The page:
Moving beyond the simplistic comparison of the public and private sector pension landscapes, Baldwin critically assesses the long-term fiscal, demographic and human resource management context facing the PSSP and the public service more generally. He finds that the PSSP is  indeed more generous than other plans, and he suggests that reforms should focus on making the plan more consistent with other public sector plans in Canada and with  workforce renewal objectives. This means that more significant reform is required than was  announced in the 2012 federal budget.
An important aspect of Baldwin’s analysis relates to the plan’s affordability and cost-effectiveness relative to the basic objective of retirement saving, which is to balance pre- and post retirement living standards. He argues that the cost of consumption forgone today to pay for PSSP benefits upon retirement is approaching a tipping point. The cost of benefits may be too high relative to their future value in retirement. Given this imbalance, he argues, reform should be of interest to both the employer and the employees. This suggests that policy-makers need to target the overall cost of the plan — forecast to be 20 percent of pensionable payroll in 2013 and rising — not just how costs are shared between employers and employees.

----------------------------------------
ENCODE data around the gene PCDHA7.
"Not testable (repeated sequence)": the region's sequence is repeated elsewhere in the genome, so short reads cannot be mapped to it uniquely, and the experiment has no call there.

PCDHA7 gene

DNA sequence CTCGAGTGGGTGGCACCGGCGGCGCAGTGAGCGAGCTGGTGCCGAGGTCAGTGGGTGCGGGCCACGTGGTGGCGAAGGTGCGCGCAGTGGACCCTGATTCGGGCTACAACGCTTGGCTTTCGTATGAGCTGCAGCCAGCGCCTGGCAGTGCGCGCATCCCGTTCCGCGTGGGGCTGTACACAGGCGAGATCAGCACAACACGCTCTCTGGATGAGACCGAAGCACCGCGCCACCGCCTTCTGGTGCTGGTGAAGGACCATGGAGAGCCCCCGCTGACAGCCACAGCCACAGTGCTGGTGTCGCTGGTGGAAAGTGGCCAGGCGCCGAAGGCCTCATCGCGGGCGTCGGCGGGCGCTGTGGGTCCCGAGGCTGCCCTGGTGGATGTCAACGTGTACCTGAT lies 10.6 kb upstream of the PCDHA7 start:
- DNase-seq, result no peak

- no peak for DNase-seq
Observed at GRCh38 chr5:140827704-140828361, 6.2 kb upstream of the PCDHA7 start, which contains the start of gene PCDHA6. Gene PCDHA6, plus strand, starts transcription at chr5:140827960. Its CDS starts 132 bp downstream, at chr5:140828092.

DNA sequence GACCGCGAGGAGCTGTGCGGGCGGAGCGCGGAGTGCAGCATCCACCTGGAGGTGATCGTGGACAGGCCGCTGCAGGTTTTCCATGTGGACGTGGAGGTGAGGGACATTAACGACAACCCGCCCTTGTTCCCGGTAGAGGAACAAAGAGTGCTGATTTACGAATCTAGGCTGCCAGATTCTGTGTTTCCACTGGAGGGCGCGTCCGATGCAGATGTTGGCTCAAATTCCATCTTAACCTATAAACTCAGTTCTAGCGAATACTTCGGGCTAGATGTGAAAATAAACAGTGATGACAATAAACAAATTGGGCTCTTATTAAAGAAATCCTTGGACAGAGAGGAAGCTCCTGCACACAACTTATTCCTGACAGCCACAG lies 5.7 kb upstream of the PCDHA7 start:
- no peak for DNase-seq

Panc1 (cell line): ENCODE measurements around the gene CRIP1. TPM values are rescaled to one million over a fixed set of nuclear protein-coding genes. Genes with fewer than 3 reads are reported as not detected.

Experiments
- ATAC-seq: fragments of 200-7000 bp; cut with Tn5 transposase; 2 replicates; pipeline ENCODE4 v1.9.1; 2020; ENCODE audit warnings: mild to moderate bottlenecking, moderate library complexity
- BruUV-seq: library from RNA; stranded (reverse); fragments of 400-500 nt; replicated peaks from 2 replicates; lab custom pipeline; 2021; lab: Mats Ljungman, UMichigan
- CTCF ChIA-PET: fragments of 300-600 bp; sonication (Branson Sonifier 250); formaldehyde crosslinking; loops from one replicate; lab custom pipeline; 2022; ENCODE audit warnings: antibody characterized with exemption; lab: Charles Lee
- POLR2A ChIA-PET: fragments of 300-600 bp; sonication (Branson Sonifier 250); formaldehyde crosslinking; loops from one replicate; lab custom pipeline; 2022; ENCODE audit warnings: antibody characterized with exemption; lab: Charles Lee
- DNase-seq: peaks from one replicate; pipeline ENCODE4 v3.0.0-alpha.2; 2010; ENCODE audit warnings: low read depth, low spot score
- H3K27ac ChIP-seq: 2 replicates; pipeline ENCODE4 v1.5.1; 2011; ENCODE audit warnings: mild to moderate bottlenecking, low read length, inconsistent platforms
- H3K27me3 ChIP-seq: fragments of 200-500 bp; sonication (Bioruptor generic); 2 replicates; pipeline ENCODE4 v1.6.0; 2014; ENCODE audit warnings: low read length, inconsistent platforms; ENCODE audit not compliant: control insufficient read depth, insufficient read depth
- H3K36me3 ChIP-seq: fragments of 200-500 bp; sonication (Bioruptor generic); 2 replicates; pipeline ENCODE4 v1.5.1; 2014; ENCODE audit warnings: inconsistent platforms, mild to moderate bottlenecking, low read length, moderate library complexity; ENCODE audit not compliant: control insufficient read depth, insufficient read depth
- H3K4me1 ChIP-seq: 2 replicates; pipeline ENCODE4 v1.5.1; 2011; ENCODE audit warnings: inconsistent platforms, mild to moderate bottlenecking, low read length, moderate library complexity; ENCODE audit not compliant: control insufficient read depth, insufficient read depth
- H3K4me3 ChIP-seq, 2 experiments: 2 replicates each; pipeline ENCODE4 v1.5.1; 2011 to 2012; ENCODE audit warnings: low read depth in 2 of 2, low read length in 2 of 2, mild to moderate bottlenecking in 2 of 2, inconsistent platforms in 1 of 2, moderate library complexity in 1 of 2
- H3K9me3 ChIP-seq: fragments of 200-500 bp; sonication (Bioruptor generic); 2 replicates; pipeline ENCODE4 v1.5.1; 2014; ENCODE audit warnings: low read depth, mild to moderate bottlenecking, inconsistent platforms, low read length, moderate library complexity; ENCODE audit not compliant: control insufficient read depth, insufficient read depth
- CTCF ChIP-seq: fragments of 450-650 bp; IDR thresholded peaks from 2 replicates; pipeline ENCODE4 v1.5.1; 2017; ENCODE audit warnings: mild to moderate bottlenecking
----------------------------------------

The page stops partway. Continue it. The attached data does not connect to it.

As for establishing what the value of retirement benefits should be in the future, Baldwin recommends that this calculation be part of a more systematic approach to total compensation (wages plus all benefits). In the context of an aging workforce, where attracting and retaining workers is likely to become a more significant concern, the federal government should resist completely moving away from the PSSP’s defined-benefit structure. Instead, Baldwin recommends it adopt a framework similar to the jointly sponsored/jointly governed model (with joint cost- sharing) that is prominent in Ontario’s broader public sector, as in the Ontario Teachers’ Pension Plan. This approach would enable the government to share the risk of future shortfalls equally with employees while maintaining leverage over the retirement age of its workforce.
Bob Baldwin's report and recommendations need to be reviewed and assessed by all stakeholders. A former director of PSP Investments, he knows what he's talking about. I agree, we are at a tipping point because the increase in contributions to cover the cost of  their defined-benefit plans becomes "irrational" for plan members.

Some of the comments from the Ottawa Citizen article underscore people's need for flexibility in their retirement plans. One reader writes:
It is when you have a young family and costs across the board are skyrocketing... I need to pay the bills now, save for university educations, then think about retirement. I'd gladly trade for a plan that afforded more flexibility when employees need the money most.